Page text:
On a whim… really… I got a ticket to Toronto, Canada. My former housemate in Perth, an actor, had spent a year in Canada and said it was “the best thing you could do for your career”. So I did – taking a year in Melbourne to save the money I needed (working as a barrista, life model, toy-train driver at Myer, ballet teacher).

Jumping into as many classes as I could in Toronto, with the aim to make friends, and of course experience new teachers, new ways of moving, and thinking. New York was close enough to visit several times – to Movement Research, Dance New Amsterdam… anything I could get my hands on. In Toronto I worked with choreographers such as Karen Kaeja, Heidi Strauss and Pam Johnson… and spent a great deal of time studying and learning about contact improvisation, Skinner Release and Butoh as well as taking classes with some world-renowned yoga teachers. I  absorbed a great deal of “modern” dance techniques, contemporary barre classes and Graham technique. (Here: dancer, dance teacher, soap-maker, life model, waitress, and swapping ballet classes for delicious food.)

On a holiday from Canada I fell head over heels in love, with Mexico. I vowed to return and learn Spanish, and have now visited seven times, partly because of a connection I made with an actor, Nicolas Nuñez, who is credited with bringing Jerzy Grotowski’s work to Latin America, and his wife, Eva de Keijer, who’s eminent in Mexico City’s dance world. With Nicolas I have trained in his unique brand of psychophysical theatre, which draws on indigenous Mexican as well as Western theatre traditions, which feeds into my dance work in new and unexpected ways. I have returned many times to both study and to teach Contact Improvisation and Instant Compositional work in this incredible country.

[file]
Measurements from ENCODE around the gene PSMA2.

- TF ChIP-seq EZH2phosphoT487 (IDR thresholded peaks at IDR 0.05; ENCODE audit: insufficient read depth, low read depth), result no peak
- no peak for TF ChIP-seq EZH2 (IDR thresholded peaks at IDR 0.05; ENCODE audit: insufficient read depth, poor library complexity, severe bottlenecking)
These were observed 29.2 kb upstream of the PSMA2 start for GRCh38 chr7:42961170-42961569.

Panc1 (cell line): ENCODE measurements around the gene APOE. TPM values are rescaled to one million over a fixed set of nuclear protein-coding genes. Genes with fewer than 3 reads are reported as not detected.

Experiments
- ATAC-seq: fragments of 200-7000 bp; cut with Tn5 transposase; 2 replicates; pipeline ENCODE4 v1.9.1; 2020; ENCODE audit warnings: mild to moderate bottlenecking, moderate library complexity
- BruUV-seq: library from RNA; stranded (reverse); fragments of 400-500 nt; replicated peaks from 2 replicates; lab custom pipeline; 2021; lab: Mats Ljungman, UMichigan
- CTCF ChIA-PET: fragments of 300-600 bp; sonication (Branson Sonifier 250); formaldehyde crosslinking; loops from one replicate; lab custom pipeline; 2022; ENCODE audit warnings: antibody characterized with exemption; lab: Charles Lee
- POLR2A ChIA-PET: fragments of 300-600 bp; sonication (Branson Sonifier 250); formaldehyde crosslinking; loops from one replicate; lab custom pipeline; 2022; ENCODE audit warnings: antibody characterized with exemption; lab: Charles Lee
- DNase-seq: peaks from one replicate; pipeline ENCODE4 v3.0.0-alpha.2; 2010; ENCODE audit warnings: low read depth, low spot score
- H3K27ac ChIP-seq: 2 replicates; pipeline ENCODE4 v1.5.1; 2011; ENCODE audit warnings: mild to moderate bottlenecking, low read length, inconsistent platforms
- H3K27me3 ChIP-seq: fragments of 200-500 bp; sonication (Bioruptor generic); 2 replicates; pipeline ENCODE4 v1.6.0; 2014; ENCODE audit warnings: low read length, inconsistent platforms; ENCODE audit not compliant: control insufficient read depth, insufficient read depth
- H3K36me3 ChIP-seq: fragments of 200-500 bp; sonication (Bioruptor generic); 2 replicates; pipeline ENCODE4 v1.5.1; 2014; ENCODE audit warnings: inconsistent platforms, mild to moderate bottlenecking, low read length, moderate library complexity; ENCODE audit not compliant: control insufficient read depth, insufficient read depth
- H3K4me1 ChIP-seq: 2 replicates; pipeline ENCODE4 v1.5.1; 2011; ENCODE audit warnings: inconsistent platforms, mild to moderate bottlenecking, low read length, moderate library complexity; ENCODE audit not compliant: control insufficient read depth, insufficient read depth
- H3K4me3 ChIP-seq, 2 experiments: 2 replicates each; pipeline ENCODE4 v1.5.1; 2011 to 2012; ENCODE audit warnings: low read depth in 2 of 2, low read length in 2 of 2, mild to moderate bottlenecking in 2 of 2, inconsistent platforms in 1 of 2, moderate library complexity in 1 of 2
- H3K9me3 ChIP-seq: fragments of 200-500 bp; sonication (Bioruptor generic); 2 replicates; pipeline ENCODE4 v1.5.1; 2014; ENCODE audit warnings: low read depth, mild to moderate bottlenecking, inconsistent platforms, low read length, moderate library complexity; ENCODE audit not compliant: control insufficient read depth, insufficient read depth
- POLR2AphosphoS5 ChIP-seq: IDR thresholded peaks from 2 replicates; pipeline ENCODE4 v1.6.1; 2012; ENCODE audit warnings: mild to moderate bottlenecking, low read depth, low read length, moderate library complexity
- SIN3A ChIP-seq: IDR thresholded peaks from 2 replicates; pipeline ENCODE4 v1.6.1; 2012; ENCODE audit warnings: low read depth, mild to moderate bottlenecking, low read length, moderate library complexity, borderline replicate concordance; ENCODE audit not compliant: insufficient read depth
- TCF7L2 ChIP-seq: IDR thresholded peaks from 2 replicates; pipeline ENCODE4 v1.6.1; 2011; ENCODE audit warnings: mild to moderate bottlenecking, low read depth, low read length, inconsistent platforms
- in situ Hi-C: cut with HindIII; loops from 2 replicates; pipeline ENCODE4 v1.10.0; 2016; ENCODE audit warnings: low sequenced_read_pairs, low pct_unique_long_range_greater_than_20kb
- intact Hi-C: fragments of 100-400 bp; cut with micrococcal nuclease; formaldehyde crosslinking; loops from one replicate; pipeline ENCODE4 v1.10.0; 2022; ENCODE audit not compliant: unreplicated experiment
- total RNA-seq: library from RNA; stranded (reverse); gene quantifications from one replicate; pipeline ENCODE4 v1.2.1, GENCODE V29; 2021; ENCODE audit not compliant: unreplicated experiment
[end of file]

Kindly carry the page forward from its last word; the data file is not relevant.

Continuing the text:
The two years I spent in Toronto were both exhilarating and challenging, but in the end I found that being unable to access medical care, apply for arts grants or welfare took too much of a toll. Time to move again, to the UK to be precise, where I have extended family, and where I could gain a five year ancestry visa.

So, after a stint back in Melbourne to earn some money, I jumped on a plane to Britain, ending up in Glasgow. Why Glasgow? London does have an allure, with all the big names and lots going on, but it seems like most dancers (and actors etc.) are drawn there, so it’s easy to get lost there, and expensive to live. In Glasgow the pace of life is slower, and the arts world smaller, meaning that I’ve met and worked with people across a multitude of theatrical forms. From theatre companies like Mischief-la-bas, Theatre Cryptic and Lyra Theatre to Scottish Opera, as well as choreographers and dance companies such as Ian Spink, Plan B and Stillmotion Arts.

In Glasgow I co-founded and directed with Tom Pritchard, a community arts organisation called @TheGlasgowJam, and we were funded by Creative Scotland to mentor people to lead contact improvisation and somatic work. I teach contact improvisation across the UK and internationally, at jams and at universities, and I’ve toured to China twice with Stillmotion’s ‘We Dance, Wee Groove’, an interactive show for children.